After much research, we chose a new Achilles dinghy and outfitted it with a new, 6 hp Tohatsu outboard. We needed a dinghy that could be rolled up, yet we needed a solid floor and a keel so we could get it on plane and be able to come in and out of the surf. Also, we wanted something that would roll up small and was as light as possible. The Achilles fit these parameters well, and is made out of Hypalon, which has very good UV resistance. The Achilles we chose is 8’6″, has a high pressure inflatable floor, and weighs 65 lb. There is just barely enough room on deck to inflate it! The 6hp Tohatsu 4 cycle outboard weighs 57 lb. A local dealer told us that Tohatsu is the exact same engine as Nissan but because of the branding, it sells for about $350 less.
We tested our dinghy deployment system at the dock to see if our plan would work. We rolled out out on the foredeck, where we had just enough room. It is the only spot on Cool Change that has enough space. The dinghy came with a small foot pump, but with years of rafting experience we knew it would not be adequate, nor could we afford to give up space to one of our higher volume raft pumps that we use for our whitewater adventures. We decided to use a small 12V electric pump to fill it up and then top off with the foot pump as a solution. We connected to a 12V accessory plug by the Nav station that I had installed. It all worked but the cord on the pump was not quite long enough so we decided we would be installing another 12V accessory plug in the forward section of the cabin for this purpose.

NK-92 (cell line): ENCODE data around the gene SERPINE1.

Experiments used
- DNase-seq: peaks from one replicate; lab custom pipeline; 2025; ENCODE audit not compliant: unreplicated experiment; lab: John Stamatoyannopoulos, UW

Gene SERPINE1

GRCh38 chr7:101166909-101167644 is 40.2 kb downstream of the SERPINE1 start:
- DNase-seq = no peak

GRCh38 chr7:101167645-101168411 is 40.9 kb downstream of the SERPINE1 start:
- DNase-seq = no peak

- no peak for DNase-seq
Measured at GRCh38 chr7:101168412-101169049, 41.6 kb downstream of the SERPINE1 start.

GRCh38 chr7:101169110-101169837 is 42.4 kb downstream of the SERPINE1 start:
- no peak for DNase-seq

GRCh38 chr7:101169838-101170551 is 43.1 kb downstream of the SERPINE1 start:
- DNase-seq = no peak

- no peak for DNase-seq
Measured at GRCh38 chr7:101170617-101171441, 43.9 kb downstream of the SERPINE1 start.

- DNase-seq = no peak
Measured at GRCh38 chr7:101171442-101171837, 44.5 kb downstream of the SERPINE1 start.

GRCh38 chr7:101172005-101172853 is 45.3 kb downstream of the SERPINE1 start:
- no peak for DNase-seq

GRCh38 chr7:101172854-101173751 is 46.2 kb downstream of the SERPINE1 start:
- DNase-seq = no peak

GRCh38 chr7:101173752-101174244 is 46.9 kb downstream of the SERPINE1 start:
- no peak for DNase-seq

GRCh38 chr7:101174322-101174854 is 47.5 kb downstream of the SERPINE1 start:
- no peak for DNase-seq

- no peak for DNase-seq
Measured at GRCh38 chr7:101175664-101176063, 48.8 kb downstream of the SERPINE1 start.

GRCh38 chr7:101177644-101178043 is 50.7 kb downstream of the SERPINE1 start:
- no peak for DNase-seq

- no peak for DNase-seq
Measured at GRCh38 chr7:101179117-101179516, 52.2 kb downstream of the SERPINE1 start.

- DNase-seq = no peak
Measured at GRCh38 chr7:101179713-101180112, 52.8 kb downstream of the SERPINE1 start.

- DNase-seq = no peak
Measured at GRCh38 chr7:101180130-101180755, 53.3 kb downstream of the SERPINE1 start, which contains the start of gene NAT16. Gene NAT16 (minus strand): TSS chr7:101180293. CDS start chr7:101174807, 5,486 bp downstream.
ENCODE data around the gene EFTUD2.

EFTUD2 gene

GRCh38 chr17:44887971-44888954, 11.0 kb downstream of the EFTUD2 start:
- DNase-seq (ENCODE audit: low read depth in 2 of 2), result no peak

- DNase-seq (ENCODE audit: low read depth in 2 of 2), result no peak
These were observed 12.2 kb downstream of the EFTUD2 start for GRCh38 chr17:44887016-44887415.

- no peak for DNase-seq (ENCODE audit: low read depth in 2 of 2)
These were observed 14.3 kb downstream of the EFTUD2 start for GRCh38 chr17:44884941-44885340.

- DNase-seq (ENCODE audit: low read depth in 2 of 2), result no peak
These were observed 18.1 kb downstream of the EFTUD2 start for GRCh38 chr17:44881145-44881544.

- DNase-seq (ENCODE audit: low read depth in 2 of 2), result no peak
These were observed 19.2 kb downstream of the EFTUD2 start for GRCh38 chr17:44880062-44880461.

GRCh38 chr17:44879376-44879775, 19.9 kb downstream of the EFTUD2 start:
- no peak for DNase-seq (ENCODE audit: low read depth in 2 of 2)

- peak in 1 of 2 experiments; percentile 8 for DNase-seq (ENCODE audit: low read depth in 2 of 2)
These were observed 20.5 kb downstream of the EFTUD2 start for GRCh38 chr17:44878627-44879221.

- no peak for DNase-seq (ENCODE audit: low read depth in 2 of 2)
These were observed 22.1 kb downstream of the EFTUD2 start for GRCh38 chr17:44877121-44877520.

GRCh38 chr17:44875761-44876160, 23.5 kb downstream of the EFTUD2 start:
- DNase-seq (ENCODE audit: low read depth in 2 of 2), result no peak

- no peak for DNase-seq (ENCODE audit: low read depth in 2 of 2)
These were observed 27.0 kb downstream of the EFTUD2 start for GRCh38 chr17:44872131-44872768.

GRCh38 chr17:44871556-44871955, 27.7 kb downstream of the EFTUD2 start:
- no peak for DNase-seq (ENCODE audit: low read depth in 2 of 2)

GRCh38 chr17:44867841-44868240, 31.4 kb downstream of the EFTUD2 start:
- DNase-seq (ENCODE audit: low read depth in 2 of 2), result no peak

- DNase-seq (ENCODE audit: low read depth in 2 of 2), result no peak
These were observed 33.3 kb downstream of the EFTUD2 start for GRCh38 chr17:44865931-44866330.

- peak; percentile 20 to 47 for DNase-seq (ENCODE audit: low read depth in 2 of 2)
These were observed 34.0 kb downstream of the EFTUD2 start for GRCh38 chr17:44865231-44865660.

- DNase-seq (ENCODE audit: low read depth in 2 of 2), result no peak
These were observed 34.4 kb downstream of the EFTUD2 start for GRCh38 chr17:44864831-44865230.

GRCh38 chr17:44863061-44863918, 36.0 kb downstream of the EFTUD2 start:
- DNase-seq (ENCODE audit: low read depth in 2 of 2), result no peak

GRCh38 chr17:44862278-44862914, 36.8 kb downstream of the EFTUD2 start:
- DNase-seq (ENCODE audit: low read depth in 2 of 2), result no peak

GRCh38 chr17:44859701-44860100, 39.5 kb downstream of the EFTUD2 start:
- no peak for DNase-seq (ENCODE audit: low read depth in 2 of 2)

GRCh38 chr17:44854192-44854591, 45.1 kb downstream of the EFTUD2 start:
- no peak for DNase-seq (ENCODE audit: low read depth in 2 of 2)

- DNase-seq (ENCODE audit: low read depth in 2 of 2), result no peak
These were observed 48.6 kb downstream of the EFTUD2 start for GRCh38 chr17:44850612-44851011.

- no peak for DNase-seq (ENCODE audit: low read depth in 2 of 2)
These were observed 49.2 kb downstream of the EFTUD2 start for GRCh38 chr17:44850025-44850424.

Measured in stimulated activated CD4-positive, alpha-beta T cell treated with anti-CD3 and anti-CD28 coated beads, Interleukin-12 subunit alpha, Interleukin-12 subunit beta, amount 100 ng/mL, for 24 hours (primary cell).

Once inflated, we used the main halyard to lift the dinghy over the foreward lifelines into the water. Now it was time to test the 4-to-1 lifting system we put together with some help from West Marine… This is the system we will use to lower the outboard from its position on the outboard motor mounting block on the aft pulpit to the dinghy in the water. I was in the dinghy and Cindy was to lower the engine down to me to attach to the transom of the dink. We used some old cam straps as a makeshift harness and attached them to a shakle on the 4 to 1. Our lift system worked very well and I was able to receive and attach the motor to the transom of the dingy without incident. I filled the oil and attached the fuel line and was ready to start the engine for the first time. I put the gearshift into neutral and gave it a pull. When the engine started up, the dinghy lurched forward into the stern of Cool Change, luckily, or I could have been tossed out. Something was wrong with the transmission linkage so that what appeared to be neutral was really forward. The safety devices on the engine are supposed to prevent it from being started in gear and obviously that didn’t work either! Lesson learned. I should have bought the motor from our local dealer and spent a little more; that way it would have been serviced tested and ready to go. Instead I had ordered it from somewhere in North Carolina and it arrived in its original factory box, and minus any dealer prep. I ended up taking the motor down to my local guy and paid him to make the adjustments so it would be ready for our trip the following week to Ayala Cove, where we would use the dinghy to visit our “B” dock friends, and go to and from shore. Out of the exercise, we realized we needed to order both a new outboard mount block for the pulpit, as ours was deteriorated, and a real harness that we could leave affixed to the motor. We had both of those in place on our next visit to Cool Change.